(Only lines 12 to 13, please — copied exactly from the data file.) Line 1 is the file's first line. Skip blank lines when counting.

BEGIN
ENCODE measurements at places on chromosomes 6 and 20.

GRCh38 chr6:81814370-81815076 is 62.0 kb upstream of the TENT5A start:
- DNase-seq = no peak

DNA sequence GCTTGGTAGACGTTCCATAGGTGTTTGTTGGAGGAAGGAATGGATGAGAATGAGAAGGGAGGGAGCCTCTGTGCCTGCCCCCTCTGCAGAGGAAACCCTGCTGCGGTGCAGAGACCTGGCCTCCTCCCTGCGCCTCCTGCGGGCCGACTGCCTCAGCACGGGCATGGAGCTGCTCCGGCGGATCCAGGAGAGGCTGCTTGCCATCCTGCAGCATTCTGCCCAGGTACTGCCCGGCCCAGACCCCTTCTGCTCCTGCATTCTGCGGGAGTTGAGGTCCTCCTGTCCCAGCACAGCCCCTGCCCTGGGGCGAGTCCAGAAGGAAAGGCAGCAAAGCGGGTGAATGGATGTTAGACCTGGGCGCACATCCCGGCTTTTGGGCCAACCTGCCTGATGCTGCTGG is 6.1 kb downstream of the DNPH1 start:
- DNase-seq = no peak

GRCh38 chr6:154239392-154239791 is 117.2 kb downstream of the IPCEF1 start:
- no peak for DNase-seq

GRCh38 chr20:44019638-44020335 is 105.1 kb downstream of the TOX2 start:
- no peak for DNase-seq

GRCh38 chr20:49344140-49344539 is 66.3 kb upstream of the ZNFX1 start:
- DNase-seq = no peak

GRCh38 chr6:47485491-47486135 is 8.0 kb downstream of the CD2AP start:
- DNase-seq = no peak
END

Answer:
GRCh38 chr6:47485491-47486135 is 8.0 kb downstream of the CD2AP start:
- DNase-seq = no peak